I'm sure according to you and Tepco it's a piece of exercise equipment. You know; gotta keep those workers in good physical condition, so let's build some tungsten suits for them to wear, then they can spend more time working on the reactors and less time at the gym working out...


Anonymous said...

James, I don't know where you got your information. Clearly not anywhere near this blog. If it was ex-vessel explosion, workers wouldn't be able to be on Reactor 3 operating floor even with tungsten vest.

No one said anything about the bogus "cold shutdown".

Pistoffius said...

I second that If it had been a core excursion in #3 the building would not be approachable let alone have guys with tungsten vests running around on the operating floor.

I hate the nuke industry for their never ending lies and willful ambiguity but am also starting to get very annoyed at certain insistent ill-informed anti-nuke fabulists that make dumbasses out of themselves. You, sir, damage our(anti-nuke) credibility. More so the Finnish troll.

Anonymous said...

I kind of like Finnish troll. He's funny. I saw on the other post some "grammar/translation" vigilante with nothing better to do. Back to good ol' days....

Anonymous said...

I admit to secretly liking the Finnish troll too. He's so over the top you have to stop yourself from busting a gut laughing and he's got a short fuse which makes him so much fun to poke at. I miss the fruitcake rants about Jesuits.

There are circumstances where grammar nazi-ism is warranted and deserved but not usually towards a highly regarded blog owner's articles.

Anonymous said...

Meh, he's funny but a feeble ineffective troll. There seems to be a lack of good trolls floating around the net lately and the more intelligent ones at the very least know how to form coherent sentences and spell common vulgarities properly. The whole point of trolling is to inflame readers until they lose it and make a spectacle of themselves but our sporadic resident troll seems to be doing that to himself. Funny indeed.

Majia's Blog said...

I find it amazing that some commentators here haven't read about the hot spots and plutonium found miles from the plant

I also find it interesting that some regard TEPCO as a reliable source for info

Radioisotopes bioaccumulate and bio magnify in the food chain

One alpha particle can sever DNA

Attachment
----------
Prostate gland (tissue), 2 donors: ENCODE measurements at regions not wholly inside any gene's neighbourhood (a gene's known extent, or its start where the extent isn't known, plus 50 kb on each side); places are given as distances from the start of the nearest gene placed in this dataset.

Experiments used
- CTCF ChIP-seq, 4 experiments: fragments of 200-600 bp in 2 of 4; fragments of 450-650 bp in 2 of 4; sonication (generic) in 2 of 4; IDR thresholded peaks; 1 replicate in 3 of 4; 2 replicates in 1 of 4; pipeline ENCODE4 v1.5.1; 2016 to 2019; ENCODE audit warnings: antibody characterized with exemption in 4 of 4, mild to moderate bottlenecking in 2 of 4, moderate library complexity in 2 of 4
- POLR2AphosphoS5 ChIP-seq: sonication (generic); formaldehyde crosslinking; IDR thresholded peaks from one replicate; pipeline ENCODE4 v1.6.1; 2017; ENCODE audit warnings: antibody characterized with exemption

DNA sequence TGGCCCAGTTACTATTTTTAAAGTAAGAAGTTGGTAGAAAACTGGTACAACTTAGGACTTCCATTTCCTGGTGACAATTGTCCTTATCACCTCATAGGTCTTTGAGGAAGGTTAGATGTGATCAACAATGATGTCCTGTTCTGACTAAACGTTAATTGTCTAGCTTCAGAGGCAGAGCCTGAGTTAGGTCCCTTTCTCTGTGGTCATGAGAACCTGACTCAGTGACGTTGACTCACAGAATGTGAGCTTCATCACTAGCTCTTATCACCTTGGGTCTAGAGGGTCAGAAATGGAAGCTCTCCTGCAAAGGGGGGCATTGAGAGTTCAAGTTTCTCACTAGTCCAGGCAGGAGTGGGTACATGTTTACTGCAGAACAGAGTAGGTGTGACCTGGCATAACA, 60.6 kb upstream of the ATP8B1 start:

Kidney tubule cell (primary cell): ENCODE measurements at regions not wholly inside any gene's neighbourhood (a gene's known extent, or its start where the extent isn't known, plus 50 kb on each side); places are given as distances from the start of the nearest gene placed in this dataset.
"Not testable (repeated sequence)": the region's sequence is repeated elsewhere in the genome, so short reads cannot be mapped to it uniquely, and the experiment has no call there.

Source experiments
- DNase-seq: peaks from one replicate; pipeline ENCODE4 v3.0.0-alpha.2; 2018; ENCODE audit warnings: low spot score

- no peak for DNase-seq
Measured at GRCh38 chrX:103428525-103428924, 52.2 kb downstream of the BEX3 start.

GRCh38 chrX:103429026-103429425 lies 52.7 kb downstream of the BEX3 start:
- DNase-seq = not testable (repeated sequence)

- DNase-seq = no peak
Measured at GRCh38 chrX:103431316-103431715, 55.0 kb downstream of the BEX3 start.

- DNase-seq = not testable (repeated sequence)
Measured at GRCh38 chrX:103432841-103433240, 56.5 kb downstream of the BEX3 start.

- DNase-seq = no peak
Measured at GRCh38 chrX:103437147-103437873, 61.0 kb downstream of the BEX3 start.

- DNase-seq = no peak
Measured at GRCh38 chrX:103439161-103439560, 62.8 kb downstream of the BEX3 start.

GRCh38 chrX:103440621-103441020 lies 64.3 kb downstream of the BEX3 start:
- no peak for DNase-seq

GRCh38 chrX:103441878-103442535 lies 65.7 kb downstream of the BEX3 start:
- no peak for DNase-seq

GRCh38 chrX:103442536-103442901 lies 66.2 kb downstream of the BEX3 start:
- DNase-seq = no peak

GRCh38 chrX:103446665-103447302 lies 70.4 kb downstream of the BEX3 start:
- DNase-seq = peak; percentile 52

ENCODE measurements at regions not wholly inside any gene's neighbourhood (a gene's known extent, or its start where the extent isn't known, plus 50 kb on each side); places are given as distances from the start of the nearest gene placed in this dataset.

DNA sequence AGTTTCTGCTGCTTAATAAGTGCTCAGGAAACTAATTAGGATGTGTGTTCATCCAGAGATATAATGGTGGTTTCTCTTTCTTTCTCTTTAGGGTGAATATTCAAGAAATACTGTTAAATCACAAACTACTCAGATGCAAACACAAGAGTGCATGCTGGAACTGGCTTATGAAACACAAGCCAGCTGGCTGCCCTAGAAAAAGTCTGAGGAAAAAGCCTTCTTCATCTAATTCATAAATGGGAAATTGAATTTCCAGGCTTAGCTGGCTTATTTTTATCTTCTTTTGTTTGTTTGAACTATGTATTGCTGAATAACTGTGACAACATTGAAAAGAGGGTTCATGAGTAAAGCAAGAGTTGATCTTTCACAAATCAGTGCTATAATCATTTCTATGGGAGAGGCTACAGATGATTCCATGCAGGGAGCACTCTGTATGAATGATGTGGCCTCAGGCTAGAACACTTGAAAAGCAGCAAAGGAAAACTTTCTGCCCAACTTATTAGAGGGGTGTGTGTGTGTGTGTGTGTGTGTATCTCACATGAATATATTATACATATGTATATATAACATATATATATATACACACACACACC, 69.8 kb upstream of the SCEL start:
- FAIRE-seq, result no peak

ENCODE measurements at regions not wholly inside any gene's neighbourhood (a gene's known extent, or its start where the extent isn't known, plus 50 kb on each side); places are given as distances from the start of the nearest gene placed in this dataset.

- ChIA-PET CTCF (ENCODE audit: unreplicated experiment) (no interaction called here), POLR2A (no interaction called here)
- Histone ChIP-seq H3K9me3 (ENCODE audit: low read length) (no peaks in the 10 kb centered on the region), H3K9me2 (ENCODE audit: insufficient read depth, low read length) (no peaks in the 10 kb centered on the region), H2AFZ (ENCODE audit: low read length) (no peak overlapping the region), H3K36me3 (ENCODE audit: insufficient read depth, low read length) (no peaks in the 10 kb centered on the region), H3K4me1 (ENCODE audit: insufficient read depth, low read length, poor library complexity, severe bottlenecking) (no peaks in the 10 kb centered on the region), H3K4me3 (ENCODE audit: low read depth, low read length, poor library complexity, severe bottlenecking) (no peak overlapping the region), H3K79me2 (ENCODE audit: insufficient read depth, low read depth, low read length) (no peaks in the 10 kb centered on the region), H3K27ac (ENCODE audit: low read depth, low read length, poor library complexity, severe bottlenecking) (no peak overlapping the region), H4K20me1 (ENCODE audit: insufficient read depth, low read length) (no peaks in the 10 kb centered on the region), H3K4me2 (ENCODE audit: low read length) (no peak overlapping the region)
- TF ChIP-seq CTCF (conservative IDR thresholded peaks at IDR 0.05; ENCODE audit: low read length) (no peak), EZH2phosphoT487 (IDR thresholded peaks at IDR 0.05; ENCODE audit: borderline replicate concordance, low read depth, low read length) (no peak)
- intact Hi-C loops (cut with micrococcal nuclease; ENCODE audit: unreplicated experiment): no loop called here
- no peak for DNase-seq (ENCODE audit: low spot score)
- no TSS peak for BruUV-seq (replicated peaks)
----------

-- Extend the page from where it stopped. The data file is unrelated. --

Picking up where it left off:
Anonymous said...


What do you suggest, they all move to the Japanese Mizhuo Plateau or Showa Station in Antarctica where they can get fresh fish for sushi and kill off the rest of the whales for delicious traditional snack food, er, I mean scientific research. Firewood is nonexistent, but hey, the ancient Inuit lived without fire for quite some time. I hear penguin makes for good eating too.

Anonymous said...


< Knowing this, if someone in Japan KNOWS THIS OK!!! and stays, well I can say they just don't give a profoundly offensive expletive. >

What do you suggest, they all move to the Japanese Mizhuo Plateau or Showa Station in Antarctica where they can get fresh fish for sushi and kill off the rest of the whales for delicious traditional snack food, er, I mean scientific research. Firewood is nonexistent, but hey, the ancient Inuit lived without fire for quite some time. I hear penguin makes for good eating too.

Anonymous said...

Majia, could you please cite the articles you are referring to. Thanx.

arevamirpal::laprimavera said...

Plutonium measured after the accident is no greater than background from the atmospheric testing in most locations.

Of course many people simply do not believe any data coming out of the government or TEPCO.

Anonymous said...

In the mean time, at Fukushima the reaktor cores are venting radioactive isotopes in Open Air all over the planet since march 12 2011. I would say Fukushima is at an "8" at the INES scale regardless what others are saying, it's that bad. The French were right, they should adjust the ines scale so Fukushima outclasses Chernobyl accident

Majia's Blog said...

On 7 April 2011, The New York Times reported that broken fuel rods were found outside of containment at the Daiichi site: ‘Broken pieces of fuel rods have been found outside of Reactor No. 2, and are now being covered with bulldozers... The pieces may be from rods in the spent-fuel pools that were flung out by hydrogen explosions.’ Fragments of rods were found up to one mile from the plant. In June 2011, The Japan Times reported a finding by Kanazawa University that plutonium from Fukushima was found in the town of Okuma about 1.7 km away from the plant's front gate. Subsequently it was reported that plutonium from Fukushima was detected in ten locations in Fukushima Prefecture.

H. Tabuchi and A. Pollack (7 April 2011) ‘Japan is Struck by Powerful Aftershock’, The New York Times,, date accessed 8 April 2011.
J. Glanz and W. Broad (5 April 2011) ‘U.S. Sees Array of New Threats at Japan’s Nuclear Plant’, The New York Times,, date accessed 6 April 2011.
‘Plutonium Found in Soil at Okuma’ (7 June 2011), The Japan Times,, date accessed 7 June 2011.
‘Plutonium Traces Detected at 10 Locations in Fukushima’ (23 August 2012), The Japan Times,, date accessed 23 August 2012

Majia's Blog said...